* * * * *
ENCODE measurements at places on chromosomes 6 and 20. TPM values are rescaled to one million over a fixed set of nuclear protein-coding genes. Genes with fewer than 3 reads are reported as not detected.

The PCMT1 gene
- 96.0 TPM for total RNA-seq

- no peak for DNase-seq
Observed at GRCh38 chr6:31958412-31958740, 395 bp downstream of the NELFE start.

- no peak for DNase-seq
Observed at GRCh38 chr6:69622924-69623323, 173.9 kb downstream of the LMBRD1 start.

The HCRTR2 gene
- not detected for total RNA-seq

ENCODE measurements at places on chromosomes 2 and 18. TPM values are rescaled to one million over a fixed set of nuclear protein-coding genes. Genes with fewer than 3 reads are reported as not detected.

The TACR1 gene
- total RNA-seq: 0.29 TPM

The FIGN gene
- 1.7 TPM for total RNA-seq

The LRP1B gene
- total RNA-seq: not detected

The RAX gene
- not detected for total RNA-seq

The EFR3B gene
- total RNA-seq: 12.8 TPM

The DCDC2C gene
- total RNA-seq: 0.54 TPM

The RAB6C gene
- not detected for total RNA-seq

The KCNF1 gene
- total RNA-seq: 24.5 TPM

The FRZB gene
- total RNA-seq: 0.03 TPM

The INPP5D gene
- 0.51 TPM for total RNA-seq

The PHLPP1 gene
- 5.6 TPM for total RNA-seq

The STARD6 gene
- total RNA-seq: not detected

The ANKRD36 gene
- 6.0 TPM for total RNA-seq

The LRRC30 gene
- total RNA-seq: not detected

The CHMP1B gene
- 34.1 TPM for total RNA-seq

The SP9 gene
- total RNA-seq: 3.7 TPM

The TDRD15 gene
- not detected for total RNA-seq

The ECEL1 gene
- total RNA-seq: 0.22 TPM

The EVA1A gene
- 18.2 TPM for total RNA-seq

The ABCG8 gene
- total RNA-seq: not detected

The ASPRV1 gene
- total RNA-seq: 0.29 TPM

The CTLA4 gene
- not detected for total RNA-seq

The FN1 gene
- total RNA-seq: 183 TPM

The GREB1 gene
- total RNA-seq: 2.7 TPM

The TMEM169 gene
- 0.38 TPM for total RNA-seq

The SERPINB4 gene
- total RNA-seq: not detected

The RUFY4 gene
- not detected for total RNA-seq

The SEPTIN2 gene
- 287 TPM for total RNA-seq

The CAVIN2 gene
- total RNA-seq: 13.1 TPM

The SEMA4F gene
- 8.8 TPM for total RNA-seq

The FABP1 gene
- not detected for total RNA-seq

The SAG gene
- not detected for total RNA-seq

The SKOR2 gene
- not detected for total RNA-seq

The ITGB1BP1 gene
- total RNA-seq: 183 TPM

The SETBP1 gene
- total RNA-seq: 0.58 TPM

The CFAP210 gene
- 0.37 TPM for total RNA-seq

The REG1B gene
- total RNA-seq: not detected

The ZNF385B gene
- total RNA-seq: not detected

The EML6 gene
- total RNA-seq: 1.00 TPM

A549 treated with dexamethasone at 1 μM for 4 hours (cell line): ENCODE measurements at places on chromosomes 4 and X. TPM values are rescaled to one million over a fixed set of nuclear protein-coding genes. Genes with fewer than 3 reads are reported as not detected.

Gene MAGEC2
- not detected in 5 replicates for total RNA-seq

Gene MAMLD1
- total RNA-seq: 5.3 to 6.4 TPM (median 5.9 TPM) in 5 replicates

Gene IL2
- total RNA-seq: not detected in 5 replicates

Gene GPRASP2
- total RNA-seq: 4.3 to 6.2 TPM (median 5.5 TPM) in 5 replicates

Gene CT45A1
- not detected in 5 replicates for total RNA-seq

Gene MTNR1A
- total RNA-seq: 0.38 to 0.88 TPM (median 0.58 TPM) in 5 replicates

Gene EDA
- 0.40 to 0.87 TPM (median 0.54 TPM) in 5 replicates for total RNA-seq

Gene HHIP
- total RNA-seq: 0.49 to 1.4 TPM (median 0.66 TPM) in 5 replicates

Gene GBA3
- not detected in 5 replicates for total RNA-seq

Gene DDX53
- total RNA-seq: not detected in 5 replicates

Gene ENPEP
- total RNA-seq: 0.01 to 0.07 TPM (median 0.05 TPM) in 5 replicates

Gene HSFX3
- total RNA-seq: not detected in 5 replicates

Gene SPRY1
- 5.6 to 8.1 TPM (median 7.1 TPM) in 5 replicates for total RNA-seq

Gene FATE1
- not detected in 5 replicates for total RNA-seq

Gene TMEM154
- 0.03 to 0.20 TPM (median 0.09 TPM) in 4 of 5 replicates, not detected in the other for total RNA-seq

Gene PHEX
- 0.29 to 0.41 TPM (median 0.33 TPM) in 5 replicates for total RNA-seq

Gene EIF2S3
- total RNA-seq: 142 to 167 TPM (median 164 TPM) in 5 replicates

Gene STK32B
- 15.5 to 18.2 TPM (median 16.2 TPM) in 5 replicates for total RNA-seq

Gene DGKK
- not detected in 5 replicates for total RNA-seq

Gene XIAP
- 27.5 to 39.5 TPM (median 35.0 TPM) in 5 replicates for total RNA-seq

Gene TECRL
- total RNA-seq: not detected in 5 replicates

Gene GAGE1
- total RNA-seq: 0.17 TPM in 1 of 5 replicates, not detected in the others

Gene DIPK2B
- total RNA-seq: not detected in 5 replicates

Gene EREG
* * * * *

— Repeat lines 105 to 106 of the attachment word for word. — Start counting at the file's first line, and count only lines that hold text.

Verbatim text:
- total RNA-seq: 0.49 to 1.4 TPM (median 0.66 TPM) in 5 replicates

Gene GBA3